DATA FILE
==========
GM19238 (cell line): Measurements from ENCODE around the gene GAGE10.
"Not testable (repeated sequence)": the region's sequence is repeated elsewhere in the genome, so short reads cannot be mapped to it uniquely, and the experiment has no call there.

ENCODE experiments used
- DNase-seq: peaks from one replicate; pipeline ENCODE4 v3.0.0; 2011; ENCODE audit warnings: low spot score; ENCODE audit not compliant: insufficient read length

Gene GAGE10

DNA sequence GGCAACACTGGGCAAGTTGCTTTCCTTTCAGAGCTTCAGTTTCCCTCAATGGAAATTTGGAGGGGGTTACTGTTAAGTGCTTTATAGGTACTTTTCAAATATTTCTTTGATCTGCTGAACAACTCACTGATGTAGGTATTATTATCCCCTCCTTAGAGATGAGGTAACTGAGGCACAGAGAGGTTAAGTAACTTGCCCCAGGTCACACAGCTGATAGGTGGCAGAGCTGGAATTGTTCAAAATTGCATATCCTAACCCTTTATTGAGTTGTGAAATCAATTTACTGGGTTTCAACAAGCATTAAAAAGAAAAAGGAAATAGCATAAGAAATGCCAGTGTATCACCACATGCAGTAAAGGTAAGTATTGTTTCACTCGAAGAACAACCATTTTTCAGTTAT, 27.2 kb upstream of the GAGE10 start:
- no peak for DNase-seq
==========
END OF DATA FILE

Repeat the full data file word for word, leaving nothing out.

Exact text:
GM19238 (cell line): Measurements from ENCODE around the gene GAGE10.
"Not testable (repeated sequence)": the region's sequence is repeated elsewhere in the genome, so short reads cannot be mapped to it uniquely, and the experiment has no call there.

ENCODE experiments used
- DNase-seq: peaks from one replicate; pipeline ENCODE4 v3.0.0; 2011; ENCODE audit warnings: low spot score; ENCODE audit not compliant: insufficient read length

Gene GAGE10

DNA sequence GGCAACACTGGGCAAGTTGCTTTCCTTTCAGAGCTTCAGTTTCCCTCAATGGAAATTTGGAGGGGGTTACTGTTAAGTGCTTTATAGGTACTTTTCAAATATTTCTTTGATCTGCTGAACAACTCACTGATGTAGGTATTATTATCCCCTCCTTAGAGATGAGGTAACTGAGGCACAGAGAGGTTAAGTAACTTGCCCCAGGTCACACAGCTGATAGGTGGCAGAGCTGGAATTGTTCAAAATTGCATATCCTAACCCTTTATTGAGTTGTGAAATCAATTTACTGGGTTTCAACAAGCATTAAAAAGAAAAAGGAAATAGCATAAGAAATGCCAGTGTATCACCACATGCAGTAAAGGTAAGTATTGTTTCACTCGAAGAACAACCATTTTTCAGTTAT, 27.2 kb upstream of the GAGE10 start:
- no peak for DNase-seq